WVU Medicine Children’s recognizes Prematurity Awareness Month

MORGANTOWN, W.Va. – The WVU Medicine Children’s Neonatal Intensive Care Unit (NICU) went purple on Tuesday, Nov. 17, in honor of World Prematurity Day and Prematurity Awareness Month.

Carson G. Hindman, son of Renee Hindman and Jeremy Luff of Wheeling, was born at 29 weeks gestation. He is pictured wearing a onesie designed by the WVU Medicine Children’s NICU team in honor of Prematurity Awareness Month.

Premature birth occurs before 37 weeks of pregnancy, and it is the number one cause of death of babies in the United States. According to the March of Dimes, 380,000 babies are born prematurely each year in the U.S. What triggers preterm delivery is unknown in approximately half of the cases.

Nationally, the preterm birth rate is 10 percent, meaning that one in 10 babies is born too soon. In West Virginia, the rate is close to 12 percent.

An average of 750 infants (some weighing less than 2 pounds) are admitted to the WVU Medicine Children’s NICU each year, and many of them are preterm. These babies stay from a week to more than 300 days, and many require breathing support or surgery in the first weeks of life.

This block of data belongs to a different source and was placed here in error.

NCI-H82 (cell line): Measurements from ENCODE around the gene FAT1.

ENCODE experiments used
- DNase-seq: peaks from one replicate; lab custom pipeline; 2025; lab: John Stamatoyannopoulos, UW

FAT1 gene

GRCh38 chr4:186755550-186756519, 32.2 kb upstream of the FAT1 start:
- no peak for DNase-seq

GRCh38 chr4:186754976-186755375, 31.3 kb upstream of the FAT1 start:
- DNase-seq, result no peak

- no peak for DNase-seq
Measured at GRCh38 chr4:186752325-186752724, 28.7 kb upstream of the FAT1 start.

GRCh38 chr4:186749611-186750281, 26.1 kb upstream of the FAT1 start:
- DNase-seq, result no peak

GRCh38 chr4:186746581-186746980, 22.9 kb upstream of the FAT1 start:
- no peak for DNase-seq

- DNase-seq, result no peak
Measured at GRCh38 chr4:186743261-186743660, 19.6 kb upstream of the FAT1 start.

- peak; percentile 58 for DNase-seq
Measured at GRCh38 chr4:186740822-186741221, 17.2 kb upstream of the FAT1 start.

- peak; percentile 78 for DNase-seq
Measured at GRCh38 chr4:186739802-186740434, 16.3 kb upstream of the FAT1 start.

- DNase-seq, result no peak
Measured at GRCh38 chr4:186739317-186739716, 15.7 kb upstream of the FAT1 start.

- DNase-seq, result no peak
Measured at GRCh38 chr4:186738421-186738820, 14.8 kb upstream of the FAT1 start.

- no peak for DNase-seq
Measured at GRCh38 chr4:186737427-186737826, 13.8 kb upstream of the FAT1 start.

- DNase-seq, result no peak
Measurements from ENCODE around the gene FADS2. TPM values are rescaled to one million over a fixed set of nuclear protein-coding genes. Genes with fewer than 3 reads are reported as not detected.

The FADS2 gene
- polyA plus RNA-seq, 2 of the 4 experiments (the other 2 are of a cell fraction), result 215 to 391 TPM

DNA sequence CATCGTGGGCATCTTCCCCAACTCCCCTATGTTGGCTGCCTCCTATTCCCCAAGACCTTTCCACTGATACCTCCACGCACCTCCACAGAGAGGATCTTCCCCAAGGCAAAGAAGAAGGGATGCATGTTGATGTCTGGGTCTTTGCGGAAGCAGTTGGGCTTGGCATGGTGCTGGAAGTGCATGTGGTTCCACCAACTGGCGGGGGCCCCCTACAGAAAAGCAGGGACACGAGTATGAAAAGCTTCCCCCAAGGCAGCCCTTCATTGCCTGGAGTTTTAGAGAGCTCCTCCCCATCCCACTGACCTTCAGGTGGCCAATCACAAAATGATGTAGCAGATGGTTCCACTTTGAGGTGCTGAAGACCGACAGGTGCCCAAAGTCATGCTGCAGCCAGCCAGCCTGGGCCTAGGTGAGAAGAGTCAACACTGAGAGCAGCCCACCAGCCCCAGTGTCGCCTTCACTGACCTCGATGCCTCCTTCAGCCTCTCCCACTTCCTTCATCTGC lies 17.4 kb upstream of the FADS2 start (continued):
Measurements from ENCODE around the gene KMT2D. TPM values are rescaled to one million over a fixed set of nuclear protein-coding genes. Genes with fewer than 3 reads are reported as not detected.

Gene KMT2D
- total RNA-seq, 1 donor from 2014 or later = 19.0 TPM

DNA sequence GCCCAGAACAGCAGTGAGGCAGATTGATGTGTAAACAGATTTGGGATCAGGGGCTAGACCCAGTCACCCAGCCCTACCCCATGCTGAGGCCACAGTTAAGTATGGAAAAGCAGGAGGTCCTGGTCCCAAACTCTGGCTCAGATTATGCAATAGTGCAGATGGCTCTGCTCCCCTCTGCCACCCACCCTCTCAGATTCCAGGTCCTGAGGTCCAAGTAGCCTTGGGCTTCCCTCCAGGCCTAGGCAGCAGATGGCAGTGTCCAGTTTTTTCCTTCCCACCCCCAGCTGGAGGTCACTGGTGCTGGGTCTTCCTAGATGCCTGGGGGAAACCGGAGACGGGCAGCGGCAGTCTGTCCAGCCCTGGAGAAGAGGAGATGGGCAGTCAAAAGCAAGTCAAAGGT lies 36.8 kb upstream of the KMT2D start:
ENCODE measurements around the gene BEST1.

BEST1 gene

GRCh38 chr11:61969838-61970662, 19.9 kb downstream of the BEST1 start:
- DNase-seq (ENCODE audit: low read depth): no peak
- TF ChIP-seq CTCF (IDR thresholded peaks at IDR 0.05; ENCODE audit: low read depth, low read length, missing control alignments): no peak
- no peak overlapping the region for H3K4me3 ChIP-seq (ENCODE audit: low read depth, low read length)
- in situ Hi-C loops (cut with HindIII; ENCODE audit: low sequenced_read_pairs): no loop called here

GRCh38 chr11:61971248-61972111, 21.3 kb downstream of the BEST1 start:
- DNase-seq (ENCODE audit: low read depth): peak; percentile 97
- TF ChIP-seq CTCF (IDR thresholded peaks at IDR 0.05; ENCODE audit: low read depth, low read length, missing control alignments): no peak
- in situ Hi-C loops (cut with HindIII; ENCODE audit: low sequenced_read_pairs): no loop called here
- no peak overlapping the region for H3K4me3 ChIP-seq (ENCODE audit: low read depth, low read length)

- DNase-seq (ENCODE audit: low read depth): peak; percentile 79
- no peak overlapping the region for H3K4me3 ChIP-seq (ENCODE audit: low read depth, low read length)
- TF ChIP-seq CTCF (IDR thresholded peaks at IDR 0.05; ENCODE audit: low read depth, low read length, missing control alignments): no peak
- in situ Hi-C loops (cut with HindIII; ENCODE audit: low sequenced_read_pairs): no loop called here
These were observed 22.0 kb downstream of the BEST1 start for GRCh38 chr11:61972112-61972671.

Former preterm infants are at risk for long-term health conditions, including cerebral palsy, intellectual disabilities, chronic lung disease, blindness, and hearing loss. NICUs across the country work to reduce the risk of these complications during the NICU stay and beyond through developmental follow-up care that links NICU graduates with services like West Virginia Birth to Three.

“Fortunately, with the excellent care these babies receive, the majority leave the NICU happy and healthy,” Autumn Kiefer, M.D., chief of Neonatology at WVU Medicine and mother of triplet WVU Medicine Children's NICU graduates. “I feel forever changed as a physician to have lived the ups and downs of prematurity through my children. The professionalism, skill, and compassion of everyone on our NICU team carried my family through a nearly two-month hospital stay. Many of my colleagues have personal experiences with NICU care as well, whether they themselves, their child, or grandchild were in the NICU. Mothers and families should know that when and if they need us, our team is here for them, and we understand the unique mix of joy and stress that families experience during a NICU stay.” 

To learn more about Prematurity Awareness Month, visit https://www.marchofdimes.org/prematurity-awareness-month.aspx.To learn more about WVU Medicine Children’s, visit Childrens.WVUMedicine.org.